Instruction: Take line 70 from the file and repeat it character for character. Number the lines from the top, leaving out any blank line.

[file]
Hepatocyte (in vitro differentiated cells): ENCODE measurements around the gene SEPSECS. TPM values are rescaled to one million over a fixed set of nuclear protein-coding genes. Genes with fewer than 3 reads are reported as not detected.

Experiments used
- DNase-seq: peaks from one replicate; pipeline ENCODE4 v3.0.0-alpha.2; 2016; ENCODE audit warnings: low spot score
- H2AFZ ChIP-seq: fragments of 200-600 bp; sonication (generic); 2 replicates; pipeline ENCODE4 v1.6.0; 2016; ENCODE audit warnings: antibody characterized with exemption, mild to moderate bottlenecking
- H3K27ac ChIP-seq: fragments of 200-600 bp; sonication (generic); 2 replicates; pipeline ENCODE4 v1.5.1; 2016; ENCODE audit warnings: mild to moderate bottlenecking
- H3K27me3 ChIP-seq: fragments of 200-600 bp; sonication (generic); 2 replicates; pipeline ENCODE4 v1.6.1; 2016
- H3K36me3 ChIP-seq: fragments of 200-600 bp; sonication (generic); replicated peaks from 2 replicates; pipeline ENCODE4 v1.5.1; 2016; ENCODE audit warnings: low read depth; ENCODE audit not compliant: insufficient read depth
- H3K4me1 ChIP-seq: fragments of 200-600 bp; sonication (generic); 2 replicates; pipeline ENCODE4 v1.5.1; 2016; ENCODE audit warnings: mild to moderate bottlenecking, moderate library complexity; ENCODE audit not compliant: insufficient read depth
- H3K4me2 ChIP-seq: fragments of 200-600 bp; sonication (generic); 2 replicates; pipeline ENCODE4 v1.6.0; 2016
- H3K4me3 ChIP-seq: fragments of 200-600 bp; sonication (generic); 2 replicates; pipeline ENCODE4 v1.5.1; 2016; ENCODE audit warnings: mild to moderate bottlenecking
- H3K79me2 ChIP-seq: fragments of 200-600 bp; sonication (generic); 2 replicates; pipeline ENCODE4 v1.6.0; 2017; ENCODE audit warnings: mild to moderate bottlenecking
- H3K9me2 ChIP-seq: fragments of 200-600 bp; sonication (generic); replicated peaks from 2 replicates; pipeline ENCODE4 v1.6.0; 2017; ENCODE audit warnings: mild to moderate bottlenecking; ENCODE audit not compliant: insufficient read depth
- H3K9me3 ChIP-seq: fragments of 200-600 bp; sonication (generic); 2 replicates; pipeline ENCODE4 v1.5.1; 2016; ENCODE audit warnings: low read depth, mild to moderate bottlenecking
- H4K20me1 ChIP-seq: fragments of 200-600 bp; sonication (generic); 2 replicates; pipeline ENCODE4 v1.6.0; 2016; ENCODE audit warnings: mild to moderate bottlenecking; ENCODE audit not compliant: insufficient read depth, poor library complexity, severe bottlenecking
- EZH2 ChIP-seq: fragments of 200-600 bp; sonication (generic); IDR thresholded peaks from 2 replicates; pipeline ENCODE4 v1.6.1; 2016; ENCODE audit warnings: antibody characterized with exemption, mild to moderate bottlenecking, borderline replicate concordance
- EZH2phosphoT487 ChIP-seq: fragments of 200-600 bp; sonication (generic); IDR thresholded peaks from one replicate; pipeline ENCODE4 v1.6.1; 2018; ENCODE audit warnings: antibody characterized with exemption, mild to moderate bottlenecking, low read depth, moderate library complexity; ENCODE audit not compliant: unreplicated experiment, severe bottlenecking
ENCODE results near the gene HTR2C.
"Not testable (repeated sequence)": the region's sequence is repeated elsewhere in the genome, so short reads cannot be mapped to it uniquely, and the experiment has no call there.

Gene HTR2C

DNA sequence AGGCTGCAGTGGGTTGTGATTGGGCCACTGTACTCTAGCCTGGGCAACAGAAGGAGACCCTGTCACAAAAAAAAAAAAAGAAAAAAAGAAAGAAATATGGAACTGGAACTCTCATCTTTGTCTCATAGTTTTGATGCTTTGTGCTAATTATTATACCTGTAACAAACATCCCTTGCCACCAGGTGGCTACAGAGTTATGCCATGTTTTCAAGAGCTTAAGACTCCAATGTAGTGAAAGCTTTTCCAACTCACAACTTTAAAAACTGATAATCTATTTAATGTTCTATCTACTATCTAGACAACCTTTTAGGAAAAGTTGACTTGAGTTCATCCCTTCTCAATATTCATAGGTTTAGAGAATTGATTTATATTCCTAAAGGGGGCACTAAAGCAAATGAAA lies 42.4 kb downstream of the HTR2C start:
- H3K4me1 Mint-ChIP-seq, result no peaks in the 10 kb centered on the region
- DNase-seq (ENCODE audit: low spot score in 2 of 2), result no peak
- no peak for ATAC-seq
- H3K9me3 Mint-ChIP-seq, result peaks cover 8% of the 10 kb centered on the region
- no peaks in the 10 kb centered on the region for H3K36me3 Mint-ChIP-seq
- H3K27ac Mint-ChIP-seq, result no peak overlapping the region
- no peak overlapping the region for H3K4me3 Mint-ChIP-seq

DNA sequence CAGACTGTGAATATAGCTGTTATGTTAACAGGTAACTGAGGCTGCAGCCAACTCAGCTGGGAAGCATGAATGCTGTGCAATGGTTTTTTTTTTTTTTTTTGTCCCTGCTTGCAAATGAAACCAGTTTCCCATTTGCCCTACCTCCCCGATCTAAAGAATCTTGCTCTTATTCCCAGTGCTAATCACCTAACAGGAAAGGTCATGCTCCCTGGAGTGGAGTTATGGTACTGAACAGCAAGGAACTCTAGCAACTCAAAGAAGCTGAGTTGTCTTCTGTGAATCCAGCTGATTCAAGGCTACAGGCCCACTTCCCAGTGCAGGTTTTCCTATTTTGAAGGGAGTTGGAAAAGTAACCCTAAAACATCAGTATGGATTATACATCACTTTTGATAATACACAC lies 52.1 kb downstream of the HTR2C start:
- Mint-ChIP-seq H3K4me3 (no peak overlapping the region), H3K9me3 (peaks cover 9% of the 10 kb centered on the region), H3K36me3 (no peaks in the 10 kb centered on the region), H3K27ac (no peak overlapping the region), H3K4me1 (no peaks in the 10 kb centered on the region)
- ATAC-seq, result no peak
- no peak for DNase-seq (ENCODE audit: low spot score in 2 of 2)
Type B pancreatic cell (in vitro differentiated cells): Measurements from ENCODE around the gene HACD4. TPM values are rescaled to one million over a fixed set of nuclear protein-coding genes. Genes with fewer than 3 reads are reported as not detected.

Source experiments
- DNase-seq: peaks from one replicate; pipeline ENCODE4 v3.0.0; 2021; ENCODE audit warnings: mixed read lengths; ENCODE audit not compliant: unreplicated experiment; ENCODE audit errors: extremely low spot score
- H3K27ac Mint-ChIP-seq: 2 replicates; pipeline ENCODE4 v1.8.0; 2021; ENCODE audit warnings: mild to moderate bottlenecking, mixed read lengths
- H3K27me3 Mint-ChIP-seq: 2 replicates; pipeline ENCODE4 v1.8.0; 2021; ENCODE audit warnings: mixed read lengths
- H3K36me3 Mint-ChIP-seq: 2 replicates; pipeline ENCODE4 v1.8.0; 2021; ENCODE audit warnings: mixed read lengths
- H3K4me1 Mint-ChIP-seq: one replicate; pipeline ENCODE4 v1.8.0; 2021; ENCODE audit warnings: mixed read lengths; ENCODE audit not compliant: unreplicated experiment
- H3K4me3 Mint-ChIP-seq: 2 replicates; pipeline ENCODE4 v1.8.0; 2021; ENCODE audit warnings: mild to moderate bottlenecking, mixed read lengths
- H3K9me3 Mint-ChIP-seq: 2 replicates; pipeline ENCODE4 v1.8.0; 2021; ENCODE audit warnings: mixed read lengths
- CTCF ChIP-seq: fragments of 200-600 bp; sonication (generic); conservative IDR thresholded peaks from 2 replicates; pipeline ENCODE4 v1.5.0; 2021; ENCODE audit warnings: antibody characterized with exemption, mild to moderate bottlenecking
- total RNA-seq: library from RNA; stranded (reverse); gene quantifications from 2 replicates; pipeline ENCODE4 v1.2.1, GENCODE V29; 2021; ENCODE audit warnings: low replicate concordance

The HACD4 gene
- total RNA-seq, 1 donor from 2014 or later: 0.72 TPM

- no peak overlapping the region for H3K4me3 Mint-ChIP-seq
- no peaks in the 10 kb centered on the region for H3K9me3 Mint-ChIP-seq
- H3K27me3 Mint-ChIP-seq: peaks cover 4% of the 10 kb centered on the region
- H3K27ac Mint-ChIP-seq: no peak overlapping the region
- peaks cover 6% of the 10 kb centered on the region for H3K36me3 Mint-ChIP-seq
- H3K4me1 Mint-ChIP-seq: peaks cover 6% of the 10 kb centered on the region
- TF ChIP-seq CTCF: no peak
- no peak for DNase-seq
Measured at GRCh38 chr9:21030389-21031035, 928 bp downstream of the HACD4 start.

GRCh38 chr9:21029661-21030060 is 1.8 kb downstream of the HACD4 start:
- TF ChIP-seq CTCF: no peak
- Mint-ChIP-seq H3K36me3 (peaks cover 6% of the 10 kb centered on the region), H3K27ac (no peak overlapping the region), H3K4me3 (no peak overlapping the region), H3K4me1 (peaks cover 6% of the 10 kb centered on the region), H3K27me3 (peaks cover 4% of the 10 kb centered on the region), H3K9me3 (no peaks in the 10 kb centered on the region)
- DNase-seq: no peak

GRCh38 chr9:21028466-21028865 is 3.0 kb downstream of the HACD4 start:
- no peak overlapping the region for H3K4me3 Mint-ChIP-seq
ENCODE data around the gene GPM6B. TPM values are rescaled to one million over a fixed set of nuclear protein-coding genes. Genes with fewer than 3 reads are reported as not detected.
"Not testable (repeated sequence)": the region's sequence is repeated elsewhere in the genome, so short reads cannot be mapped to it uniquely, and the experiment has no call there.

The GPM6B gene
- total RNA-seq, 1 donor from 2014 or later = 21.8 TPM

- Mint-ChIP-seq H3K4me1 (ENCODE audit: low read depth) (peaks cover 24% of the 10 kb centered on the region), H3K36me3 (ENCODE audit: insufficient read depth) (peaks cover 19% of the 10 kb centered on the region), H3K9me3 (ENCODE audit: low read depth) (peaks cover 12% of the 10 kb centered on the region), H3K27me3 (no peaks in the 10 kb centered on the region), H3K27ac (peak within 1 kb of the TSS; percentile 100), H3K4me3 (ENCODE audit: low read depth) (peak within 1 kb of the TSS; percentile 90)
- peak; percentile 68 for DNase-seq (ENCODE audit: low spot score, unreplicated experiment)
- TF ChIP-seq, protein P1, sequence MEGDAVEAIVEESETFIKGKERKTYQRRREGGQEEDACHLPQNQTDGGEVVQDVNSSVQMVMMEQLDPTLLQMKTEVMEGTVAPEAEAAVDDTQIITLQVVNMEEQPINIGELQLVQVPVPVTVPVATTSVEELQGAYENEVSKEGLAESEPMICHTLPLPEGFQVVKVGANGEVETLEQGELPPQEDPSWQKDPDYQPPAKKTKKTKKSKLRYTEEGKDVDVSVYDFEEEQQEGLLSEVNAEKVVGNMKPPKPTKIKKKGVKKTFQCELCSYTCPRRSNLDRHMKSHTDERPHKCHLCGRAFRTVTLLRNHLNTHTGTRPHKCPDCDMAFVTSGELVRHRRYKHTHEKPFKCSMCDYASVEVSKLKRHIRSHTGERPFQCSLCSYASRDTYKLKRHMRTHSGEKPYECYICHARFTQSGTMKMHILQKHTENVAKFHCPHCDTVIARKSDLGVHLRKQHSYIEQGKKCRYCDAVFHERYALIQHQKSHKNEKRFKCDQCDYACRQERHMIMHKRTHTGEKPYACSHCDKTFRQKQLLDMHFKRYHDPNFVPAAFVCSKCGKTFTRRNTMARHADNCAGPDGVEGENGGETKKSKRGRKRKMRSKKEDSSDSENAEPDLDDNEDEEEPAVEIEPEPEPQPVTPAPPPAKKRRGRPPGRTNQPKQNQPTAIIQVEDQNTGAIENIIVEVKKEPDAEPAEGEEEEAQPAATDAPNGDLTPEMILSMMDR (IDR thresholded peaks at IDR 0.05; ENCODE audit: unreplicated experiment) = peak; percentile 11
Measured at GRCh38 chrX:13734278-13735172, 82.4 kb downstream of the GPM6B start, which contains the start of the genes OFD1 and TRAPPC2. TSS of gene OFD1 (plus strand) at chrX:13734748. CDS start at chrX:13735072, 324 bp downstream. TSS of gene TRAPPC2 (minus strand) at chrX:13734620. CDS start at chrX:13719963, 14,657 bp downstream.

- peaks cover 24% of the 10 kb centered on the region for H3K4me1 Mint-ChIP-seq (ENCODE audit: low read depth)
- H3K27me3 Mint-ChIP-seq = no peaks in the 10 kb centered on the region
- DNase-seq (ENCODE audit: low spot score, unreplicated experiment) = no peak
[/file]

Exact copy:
- DNase-seq (ENCODE audit: low spot score, unreplicated experiment) = no peak